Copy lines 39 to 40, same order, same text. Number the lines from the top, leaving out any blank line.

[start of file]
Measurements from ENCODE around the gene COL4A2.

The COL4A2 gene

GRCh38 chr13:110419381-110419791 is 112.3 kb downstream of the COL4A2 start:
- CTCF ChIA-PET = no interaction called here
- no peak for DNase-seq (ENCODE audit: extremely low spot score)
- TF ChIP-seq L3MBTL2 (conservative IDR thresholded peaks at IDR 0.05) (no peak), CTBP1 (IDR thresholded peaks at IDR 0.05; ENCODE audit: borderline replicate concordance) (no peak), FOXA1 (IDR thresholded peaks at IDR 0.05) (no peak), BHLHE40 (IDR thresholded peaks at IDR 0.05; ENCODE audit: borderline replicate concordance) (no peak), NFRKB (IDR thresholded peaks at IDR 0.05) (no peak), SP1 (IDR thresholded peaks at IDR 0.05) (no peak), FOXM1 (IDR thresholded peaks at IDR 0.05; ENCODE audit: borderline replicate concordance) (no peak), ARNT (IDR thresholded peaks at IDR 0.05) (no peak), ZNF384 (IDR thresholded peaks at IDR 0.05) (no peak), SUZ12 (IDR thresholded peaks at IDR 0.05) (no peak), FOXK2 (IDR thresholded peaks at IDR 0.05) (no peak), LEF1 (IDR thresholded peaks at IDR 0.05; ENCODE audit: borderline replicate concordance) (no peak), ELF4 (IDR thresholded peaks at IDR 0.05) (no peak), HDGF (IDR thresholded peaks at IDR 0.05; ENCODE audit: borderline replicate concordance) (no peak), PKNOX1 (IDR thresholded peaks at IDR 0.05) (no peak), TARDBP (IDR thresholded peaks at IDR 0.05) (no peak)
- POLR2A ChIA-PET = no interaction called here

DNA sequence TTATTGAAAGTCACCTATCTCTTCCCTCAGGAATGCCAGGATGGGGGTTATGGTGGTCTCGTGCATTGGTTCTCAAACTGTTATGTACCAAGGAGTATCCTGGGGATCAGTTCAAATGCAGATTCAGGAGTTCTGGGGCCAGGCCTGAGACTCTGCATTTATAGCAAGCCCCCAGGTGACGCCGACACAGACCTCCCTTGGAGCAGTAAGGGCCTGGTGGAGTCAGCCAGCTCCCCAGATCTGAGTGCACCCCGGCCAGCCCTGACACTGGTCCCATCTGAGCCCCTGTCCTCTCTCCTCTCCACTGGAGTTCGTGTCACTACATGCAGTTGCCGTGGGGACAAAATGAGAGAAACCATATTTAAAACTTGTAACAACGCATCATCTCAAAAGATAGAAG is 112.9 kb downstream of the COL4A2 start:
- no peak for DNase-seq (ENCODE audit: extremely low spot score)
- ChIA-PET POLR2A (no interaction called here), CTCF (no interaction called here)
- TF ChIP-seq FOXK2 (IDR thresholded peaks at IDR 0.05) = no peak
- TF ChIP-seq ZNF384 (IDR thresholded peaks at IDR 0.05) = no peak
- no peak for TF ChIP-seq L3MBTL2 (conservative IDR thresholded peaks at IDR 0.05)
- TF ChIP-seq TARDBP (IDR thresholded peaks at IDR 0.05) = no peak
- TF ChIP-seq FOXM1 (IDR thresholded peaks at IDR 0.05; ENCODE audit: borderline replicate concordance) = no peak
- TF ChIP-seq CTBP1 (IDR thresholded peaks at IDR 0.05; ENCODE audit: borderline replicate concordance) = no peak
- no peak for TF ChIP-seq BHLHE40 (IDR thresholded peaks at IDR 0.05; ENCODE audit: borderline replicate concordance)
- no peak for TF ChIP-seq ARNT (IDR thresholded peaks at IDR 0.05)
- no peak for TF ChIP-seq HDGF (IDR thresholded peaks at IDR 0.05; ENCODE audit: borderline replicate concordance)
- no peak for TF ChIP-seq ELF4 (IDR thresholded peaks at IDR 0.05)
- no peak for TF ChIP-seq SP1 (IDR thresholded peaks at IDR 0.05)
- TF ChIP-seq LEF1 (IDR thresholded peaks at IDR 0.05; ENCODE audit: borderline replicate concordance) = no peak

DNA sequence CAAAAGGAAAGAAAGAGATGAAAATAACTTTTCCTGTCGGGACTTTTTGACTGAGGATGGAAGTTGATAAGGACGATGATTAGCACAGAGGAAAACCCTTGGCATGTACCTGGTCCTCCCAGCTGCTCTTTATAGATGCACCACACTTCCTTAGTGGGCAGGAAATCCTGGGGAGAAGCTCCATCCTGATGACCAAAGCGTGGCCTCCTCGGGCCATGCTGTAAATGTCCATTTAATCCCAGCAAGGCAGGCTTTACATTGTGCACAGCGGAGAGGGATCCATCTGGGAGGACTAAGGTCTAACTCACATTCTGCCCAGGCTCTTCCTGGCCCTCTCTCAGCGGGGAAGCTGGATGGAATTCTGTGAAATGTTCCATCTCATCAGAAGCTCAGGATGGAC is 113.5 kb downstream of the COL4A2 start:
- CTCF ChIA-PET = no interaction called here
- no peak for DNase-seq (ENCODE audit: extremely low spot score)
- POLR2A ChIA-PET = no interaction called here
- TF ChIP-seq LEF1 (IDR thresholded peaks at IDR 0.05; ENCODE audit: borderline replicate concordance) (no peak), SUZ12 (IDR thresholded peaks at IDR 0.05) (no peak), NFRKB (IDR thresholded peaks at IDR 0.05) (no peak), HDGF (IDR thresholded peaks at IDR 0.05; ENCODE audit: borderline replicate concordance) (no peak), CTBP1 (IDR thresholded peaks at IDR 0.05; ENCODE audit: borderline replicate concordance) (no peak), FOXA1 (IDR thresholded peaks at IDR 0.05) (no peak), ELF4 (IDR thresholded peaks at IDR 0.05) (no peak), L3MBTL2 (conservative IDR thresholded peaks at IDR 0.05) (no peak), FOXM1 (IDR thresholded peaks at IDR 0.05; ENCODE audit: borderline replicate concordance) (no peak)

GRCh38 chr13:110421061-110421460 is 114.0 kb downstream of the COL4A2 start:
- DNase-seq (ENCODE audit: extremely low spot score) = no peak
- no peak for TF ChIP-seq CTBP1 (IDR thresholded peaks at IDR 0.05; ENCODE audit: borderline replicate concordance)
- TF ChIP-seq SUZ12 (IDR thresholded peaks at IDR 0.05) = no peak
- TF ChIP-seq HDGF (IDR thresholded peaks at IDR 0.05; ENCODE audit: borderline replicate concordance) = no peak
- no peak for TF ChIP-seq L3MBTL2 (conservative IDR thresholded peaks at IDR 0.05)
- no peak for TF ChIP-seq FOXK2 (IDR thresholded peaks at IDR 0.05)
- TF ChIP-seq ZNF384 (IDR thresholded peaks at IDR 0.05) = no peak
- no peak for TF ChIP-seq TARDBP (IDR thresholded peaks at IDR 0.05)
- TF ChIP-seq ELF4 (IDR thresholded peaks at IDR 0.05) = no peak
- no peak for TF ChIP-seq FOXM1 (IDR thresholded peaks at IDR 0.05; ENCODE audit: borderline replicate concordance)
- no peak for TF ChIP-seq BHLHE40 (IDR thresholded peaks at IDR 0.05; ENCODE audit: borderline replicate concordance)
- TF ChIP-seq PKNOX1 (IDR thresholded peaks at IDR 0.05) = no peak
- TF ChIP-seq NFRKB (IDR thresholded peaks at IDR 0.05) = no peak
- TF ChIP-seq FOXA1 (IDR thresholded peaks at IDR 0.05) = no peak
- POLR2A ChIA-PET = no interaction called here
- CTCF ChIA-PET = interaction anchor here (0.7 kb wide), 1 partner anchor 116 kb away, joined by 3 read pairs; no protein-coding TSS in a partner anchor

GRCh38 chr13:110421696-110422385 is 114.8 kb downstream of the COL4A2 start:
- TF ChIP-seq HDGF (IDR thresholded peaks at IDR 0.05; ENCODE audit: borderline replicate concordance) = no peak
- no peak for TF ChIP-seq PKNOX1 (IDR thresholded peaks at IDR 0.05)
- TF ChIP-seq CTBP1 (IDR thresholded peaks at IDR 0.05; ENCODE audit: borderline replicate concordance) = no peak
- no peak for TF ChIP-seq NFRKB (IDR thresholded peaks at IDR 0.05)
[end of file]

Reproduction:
- no peak for TF ChIP-seq BHLHE40 (IDR thresholded peaks at IDR 0.05; ENCODE audit: borderline replicate concordance)
- TF ChIP-seq PKNOX1 (IDR thresholded peaks at IDR 0.05) = no peak